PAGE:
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Religions - History / Archeology - 23.11.2020
Early Christian fish: excavations provide insights into church construction
Early Christian fish: excavations provide insights into church construction
Archaeologists of the University of Münster have uncovered an early Christian basilica in south-eastern Turkey. The team of researchers led by Prof. Engelbert Winter spent eight weeks exposing richly ornamented mosaics with images of fish as well as painted marble reliefs. "These finds cast a new light on the development of church building in the Near East between the 4th and 7th centuries AD," explains Engelbert Winter, professor at the Minor Research Centre in the Department of Ancient History at the University of Münster.

Religions - Health - 13.11.2020
Deep faith beneficial to health
Deep faith beneficial to health
Creating a relationship with a supernatural other takes effort that can lead to meaningful change, says Stanford anthropologist Tanya Luhrmann. People who believe their God or gods are real, even if the existence of those supernatural beings can't be empirically proven, have long fascinated and confounded scientists.

Social Sciences - Religions - 01.09.2020
Scriptures rarely a significant motivating factor behind violence, say researchers
Scriptures rarely a significant motivating factor behind violence, say researchers
Many people misunderstand the relationship between religion, scripture and violence, a new book argues. Some people worry that scriptures such as the Qur'an and the Bible fan the flames of violence in the world today, while others insist that they are inherently peaceful. According to an international team of researchers, the reality may be more complicated than either set of people think.

Religions - 23.07.2020
Mother Teresa and Albanian Christianity are intertwined - study
Mother Teresa's life and the history of Albania - especially its people's relationship with Roman Catholicism - are intertwined, with the humanitarian icon epitomising her nation's cultural and spiritual DNA, the new study Mother Teresa: The Saint and Her Nation reveals. Its author, Dr Gëzim Alpion , from the University of Birmingham, claims that personal tragedies and Albanian origins helped shape Mother Teresa into the most influential religious personality of our times.

Religions - Economics / Business - 07.01.2020
Not tonight boys; how Papal visits could leave Italian men out of luck for more than a year
A visit by the Pope can renew sufficient religious observance among Italian women to withhold sex from their partners for more than a year afterwards, a new University of Sussex study shows. Papal visits to Italian provinces lead to a subsequent decrease in abortions of up to 20% with its impact felt for up to 14 months after, new research by economists Dr Vikram Pathania and Dr Egidio Farina has revealed.

Religions - Social Sciences - 19.12.2019
Can religion be explained by brain wiring? The faithful say no
Can religion be explained by brain wiring? The faithful say no
HOUSTON - (Dec. 19, 2019) - Is there a "God spot” in the brain that determines whether you're hardwired to be religious' New research from Rice University finds that nonbelievers are more likely than the faithful to think that's true. "Can Religiosity Be Explained by 'Brain Wiring'- An Analysis of U.S. Adults' Opinions” builds on significant literature about neurotheology , or the connection between religion and the mind.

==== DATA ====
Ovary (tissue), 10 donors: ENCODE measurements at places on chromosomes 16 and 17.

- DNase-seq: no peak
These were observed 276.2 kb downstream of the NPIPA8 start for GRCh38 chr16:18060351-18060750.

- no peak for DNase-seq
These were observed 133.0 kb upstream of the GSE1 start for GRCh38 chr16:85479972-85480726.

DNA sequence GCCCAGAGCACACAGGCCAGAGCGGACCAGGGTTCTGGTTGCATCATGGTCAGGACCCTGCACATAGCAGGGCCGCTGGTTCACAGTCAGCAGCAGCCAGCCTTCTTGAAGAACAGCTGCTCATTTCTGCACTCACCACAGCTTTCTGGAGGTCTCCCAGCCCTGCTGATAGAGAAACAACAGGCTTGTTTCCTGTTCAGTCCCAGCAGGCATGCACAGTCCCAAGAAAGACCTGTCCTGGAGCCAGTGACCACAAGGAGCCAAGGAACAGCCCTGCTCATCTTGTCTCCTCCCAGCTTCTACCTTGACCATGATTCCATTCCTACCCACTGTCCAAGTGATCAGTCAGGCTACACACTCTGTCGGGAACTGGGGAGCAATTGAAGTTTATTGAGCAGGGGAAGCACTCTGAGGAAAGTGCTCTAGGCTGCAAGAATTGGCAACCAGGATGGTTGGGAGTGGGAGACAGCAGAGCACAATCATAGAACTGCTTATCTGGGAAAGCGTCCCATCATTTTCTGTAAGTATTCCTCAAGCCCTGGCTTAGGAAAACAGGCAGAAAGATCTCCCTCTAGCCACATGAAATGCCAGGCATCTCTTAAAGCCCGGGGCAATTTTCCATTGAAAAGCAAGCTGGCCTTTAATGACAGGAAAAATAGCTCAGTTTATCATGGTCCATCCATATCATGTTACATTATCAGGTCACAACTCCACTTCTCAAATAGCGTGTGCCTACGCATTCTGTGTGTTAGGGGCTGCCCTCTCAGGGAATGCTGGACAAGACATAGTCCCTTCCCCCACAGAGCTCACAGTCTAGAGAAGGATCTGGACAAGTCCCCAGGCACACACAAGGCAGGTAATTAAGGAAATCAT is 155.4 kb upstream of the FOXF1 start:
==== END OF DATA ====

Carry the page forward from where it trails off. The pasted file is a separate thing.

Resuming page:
History / Archeology - Religions - 09.09.2019
Skeletons yield clues about 19th-century immigrant life in New Haven
Skeletons yield clues about 19th-century immigrant life in New Haven
On July 12, 2011, a human bone was discovered jutting from a drainage trench at a construction site at Yale New Haven Hospital. The New Haven police and state coroner were called, but it was no crime scene. Michael Massella, a security officer on duty at the hospital, contacted his co-worker Anthony Griego, a retired New Haven police officer and local historian.

History / Archeology - Religions - 28.08.2019
German Research Foundation awards funding to a University of Münster excavation project
German Research Foundation awards funding to a University of Münster excavation project
For more than 20 years, the staff of the Asia Minor Research Centre at the Department of Ancient History of Münster University has been investigating the cultural legacy of the ancient city of Doliche in south-eastern Turkey. The German Research Foundation (DFG) is now funding the project with around 800,000 euros for a further three years.

Religions - 08.04.2019
More than 900 reports of potential modern slavery in hand car washes recorded through app
Drivers using a pioneering app to gather information on modern slavery in hand car washes made more than 900 reports of potential cases over a five-month period, according to research published today. The Safe Car Wash app, which allows drivers to respond to a check list of key factors that may suggest modern slavery or labour exploitation in hand car washes, has been downloaded 8,225 times since its launch by the Church of England and the Catholic Church in England and Wales last year.

Religions - Law - 01.04.2019
Vast majority of NSW hate crimes race and religion related: study
A new University of Sydney study provides the most comprehensive picture of the patterns of hate crime in Australia to date. It has revealed the prevalence of race and religion-based hate crimes, and that people of Asian, Indian/Pakistani and Muslim backgrounds are the most frequent victims. Hate crime - also referred to as 'bias crime' - is crime that is motivated by prejudice, bias or hatred towards a presumed characteristic of the victim, such as race, religion, sexual orientation, disability status or gender identity.